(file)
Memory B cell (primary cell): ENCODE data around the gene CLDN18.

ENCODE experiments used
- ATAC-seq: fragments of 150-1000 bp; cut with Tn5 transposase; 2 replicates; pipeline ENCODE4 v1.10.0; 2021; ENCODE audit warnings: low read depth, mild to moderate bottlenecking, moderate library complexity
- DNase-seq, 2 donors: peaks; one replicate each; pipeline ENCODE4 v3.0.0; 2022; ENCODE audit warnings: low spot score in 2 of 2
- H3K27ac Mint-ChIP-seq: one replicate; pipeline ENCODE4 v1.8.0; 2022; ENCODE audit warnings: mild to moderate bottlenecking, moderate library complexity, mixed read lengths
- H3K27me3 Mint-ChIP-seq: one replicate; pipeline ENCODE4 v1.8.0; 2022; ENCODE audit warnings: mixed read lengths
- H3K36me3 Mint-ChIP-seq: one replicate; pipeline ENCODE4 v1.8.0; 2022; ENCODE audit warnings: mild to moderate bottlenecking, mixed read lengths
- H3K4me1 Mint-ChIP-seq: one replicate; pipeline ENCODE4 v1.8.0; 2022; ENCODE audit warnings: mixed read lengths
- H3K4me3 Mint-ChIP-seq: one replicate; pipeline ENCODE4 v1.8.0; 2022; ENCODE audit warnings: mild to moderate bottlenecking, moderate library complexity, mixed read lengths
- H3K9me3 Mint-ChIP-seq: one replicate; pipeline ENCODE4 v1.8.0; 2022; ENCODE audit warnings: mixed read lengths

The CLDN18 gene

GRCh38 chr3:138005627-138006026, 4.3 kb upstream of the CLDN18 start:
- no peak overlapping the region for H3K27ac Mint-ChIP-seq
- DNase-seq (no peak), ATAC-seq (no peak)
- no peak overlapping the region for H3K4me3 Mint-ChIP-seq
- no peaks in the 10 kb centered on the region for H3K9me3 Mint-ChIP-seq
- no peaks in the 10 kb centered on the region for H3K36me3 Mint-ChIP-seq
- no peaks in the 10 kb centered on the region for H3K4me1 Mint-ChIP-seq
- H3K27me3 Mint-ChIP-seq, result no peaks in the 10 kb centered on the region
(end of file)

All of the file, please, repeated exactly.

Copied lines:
Memory B cell (primary cell): ENCODE data around the gene CLDN18.

ENCODE experiments used
- ATAC-seq: fragments of 150-1000 bp; cut with Tn5 transposase; 2 replicates; pipeline ENCODE4 v1.10.0; 2021; ENCODE audit warnings: low read depth, mild to moderate bottlenecking, moderate library complexity
- DNase-seq, 2 donors: peaks; one replicate each; pipeline ENCODE4 v3.0.0; 2022; ENCODE audit warnings: low spot score in 2 of 2
- H3K27ac Mint-ChIP-seq: one replicate; pipeline ENCODE4 v1.8.0; 2022; ENCODE audit warnings: mild to moderate bottlenecking, moderate library complexity, mixed read lengths
- H3K27me3 Mint-ChIP-seq: one replicate; pipeline ENCODE4 v1.8.0; 2022; ENCODE audit warnings: mixed read lengths
- H3K36me3 Mint-ChIP-seq: one replicate; pipeline ENCODE4 v1.8.0; 2022; ENCODE audit warnings: mild to moderate bottlenecking, mixed read lengths
- H3K4me1 Mint-ChIP-seq: one replicate; pipeline ENCODE4 v1.8.0; 2022; ENCODE audit warnings: mixed read lengths
- H3K4me3 Mint-ChIP-seq: one replicate; pipeline ENCODE4 v1.8.0; 2022; ENCODE audit warnings: mild to moderate bottlenecking, moderate library complexity, mixed read lengths
- H3K9me3 Mint-ChIP-seq: one replicate; pipeline ENCODE4 v1.8.0; 2022; ENCODE audit warnings: mixed read lengths

The CLDN18 gene

GRCh38 chr3:138005627-138006026, 4.3 kb upstream of the CLDN18 start:
- no peak overlapping the region for H3K27ac Mint-ChIP-seq
- DNase-seq (no peak), ATAC-seq (no peak)
- no peak overlapping the region for H3K4me3 Mint-ChIP-seq
- no peaks in the 10 kb centered on the region for H3K9me3 Mint-ChIP-seq
- no peaks in the 10 kb centered on the region for H3K36me3 Mint-ChIP-seq
- no peaks in the 10 kb centered on the region for H3K4me1 Mint-ChIP-seq
- H3K27me3 Mint-ChIP-seq, result no peaks in the 10 kb centered on the region